No idea. I shut it down within minutes of getting near-simultaneous phone calls from the security departments of MasterCard, American Express, and my credit union. I terminated with extreme prejudice every online presence I could think of as rapidly as possible, and the damage was contained.

One IT security professional I spoke with believes they got to me through my (now extinct) hotmail account, and through my own stupidity of using the same password for multiple accounts. No excuse for that on my part. As a one-time NSA intelligence analyst, I know all too well the super scary stuff that bad guys can do online if they're really determined.

bmiller said...

AHA! Someone from your dark past from the NSA strikes back :-)

Hugo Pelland said...

So much for being done Starhopper, aka Bob...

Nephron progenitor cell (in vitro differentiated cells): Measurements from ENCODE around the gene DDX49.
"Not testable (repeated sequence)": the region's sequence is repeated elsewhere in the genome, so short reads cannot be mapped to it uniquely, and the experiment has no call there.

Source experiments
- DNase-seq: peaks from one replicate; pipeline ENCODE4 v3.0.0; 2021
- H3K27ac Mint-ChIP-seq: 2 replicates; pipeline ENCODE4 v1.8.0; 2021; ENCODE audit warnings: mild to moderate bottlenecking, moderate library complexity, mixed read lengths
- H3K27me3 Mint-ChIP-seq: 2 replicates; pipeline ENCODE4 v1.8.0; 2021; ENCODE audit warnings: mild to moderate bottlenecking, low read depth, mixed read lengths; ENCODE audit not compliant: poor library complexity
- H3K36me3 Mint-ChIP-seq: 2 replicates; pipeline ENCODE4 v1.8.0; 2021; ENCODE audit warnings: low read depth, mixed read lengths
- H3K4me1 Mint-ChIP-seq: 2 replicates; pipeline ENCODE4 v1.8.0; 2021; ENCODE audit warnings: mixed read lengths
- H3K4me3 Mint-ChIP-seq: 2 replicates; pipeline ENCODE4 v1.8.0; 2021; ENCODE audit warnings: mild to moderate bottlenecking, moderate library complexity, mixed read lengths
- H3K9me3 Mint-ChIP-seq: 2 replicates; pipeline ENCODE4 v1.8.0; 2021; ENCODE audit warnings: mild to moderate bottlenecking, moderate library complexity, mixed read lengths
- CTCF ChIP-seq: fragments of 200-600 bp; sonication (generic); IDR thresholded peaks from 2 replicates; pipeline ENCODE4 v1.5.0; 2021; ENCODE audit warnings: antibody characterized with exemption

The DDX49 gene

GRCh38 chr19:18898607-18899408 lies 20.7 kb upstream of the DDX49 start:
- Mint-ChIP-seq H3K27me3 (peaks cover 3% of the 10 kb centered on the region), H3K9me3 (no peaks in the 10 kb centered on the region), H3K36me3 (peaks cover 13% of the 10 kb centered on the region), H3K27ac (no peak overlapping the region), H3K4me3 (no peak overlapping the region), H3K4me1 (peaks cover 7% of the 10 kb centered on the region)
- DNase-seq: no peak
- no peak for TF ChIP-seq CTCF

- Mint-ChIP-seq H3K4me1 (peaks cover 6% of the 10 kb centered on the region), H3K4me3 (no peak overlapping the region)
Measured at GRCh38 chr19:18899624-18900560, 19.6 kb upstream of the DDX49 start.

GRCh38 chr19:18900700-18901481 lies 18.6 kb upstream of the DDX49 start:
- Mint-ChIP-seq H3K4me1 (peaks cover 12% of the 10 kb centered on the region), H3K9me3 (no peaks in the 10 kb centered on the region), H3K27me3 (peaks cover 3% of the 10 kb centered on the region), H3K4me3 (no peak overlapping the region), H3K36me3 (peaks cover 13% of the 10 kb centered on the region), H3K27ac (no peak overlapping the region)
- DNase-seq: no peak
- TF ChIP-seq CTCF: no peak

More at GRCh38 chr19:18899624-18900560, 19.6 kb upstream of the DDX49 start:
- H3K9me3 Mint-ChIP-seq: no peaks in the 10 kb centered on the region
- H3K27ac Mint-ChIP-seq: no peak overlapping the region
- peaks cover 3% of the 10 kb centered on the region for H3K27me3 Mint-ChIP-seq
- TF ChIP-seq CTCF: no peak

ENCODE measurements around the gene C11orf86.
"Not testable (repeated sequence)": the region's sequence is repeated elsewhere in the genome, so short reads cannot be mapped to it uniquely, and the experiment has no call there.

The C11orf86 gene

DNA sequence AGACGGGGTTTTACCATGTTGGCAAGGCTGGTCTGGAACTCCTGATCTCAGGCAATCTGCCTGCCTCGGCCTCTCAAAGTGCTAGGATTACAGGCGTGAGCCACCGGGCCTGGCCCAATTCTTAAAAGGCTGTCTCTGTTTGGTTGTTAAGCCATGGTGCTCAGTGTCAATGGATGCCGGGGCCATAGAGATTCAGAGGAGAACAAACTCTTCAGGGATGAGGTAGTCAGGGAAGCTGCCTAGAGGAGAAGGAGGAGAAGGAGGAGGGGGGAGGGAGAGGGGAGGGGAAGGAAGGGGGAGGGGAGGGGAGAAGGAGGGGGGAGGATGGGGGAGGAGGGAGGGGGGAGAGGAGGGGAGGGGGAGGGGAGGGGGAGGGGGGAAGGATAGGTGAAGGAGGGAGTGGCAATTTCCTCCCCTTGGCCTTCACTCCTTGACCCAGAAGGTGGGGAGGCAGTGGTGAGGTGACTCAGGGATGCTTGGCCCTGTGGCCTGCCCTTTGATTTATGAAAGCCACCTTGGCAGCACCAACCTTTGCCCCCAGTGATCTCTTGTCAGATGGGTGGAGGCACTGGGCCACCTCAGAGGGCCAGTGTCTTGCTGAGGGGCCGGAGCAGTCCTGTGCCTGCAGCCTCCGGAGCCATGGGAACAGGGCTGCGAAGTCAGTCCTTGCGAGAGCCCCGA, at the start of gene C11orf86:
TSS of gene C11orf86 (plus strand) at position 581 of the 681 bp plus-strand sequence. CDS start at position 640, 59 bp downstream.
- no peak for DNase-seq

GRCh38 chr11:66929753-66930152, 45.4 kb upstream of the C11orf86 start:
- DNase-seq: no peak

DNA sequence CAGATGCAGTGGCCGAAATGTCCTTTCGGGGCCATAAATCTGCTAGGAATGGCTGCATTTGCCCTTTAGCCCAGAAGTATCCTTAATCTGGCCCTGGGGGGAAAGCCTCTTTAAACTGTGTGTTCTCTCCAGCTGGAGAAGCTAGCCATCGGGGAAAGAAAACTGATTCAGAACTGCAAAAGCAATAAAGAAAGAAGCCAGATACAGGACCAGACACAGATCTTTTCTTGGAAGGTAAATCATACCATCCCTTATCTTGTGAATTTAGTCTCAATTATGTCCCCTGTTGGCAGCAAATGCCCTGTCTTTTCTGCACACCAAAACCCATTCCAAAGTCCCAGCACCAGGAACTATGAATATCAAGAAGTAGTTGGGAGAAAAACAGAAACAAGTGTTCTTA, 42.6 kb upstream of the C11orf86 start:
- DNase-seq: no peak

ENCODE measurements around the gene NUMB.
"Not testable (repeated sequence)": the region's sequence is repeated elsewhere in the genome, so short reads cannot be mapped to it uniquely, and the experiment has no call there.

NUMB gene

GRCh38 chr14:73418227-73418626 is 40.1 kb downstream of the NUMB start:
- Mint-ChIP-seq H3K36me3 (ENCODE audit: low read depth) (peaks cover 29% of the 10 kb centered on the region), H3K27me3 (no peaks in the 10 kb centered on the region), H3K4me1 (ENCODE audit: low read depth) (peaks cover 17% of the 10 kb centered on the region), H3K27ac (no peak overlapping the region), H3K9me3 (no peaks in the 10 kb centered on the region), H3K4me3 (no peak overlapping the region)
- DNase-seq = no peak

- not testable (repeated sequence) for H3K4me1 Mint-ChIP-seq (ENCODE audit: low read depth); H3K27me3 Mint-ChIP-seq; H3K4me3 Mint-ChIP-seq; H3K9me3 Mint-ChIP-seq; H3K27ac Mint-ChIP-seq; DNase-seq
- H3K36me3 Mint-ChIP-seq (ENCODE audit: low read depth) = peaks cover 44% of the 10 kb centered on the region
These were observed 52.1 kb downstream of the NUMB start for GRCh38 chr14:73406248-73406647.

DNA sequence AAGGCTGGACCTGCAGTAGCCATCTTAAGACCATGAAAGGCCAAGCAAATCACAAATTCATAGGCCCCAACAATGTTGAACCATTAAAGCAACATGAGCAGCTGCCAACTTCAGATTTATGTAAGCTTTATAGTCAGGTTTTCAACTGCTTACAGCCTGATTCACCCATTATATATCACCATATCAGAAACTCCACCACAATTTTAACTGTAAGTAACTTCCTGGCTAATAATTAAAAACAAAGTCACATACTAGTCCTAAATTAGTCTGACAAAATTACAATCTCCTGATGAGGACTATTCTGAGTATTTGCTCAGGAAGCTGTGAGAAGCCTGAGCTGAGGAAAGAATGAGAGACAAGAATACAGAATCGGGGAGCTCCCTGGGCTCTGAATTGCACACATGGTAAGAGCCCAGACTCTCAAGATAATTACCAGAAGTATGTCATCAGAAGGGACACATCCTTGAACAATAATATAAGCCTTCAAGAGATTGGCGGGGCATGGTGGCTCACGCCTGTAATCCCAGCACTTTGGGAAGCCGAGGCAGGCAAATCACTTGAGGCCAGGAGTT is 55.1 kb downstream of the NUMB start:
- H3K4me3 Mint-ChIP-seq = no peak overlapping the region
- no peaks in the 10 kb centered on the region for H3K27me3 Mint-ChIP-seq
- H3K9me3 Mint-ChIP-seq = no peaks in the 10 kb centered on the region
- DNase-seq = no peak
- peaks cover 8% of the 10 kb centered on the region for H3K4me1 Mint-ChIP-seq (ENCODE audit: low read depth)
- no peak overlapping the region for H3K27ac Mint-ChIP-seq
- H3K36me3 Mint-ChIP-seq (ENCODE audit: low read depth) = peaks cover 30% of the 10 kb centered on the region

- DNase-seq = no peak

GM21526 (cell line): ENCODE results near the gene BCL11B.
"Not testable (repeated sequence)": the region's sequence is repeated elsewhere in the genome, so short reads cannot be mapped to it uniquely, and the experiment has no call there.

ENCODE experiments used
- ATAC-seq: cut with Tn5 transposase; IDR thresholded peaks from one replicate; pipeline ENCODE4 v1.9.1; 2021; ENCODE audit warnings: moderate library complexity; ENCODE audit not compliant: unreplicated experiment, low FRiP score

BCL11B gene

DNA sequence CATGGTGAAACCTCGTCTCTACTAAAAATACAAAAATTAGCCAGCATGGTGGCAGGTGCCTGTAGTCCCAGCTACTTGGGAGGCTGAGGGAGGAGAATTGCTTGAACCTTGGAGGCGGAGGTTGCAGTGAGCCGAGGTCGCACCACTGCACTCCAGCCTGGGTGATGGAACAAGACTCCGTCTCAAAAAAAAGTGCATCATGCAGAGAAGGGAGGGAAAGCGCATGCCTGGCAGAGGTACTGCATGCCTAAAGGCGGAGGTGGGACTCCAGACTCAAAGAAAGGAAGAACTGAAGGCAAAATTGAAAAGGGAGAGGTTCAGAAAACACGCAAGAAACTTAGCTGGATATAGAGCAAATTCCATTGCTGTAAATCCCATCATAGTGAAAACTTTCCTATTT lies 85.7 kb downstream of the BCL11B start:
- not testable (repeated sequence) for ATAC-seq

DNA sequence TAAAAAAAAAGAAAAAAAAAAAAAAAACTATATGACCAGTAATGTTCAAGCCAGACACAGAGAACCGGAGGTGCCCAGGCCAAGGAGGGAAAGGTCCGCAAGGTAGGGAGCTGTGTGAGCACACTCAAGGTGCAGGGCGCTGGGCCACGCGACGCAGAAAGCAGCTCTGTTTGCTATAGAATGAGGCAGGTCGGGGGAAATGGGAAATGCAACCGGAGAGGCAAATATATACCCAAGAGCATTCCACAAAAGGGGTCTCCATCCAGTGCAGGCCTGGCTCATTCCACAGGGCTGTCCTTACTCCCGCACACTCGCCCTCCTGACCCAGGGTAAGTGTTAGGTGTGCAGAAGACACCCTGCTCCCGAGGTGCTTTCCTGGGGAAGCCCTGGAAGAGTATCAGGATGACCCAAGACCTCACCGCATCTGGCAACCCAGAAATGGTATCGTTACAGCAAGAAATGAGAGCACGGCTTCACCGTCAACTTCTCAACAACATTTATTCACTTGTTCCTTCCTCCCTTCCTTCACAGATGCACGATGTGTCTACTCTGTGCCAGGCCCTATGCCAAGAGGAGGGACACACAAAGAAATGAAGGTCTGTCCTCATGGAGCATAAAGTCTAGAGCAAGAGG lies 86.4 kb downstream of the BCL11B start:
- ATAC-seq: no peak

Let me repeat what you guys don't understand... But first, what's the context of the thread? Some skeptics claim the apostle weren't really martyred. My response was to point out that it's more about whether their martyrdom implies them being right. I have never heard of someone claiming they weren't persecuted or weren't sincere actually, but it's possible. Then, the "discussion" continued with some back-and-forth on multiple fronts, which I personally don't claim much about; I don't know whether I sounded like I was making assertions, given that I am not trying to. What I do say quite firmly is that there is literally no reason to care about such claims as the resurrection, unless someone wants to convince me otherwise. But that will not happen of course, because nobody here even tries to justify anything nor even understand thr objections. Your beliefs in these few specific claims is so deeply rooted that you despise the thought of questioning them, let alone build justifications from the ground up.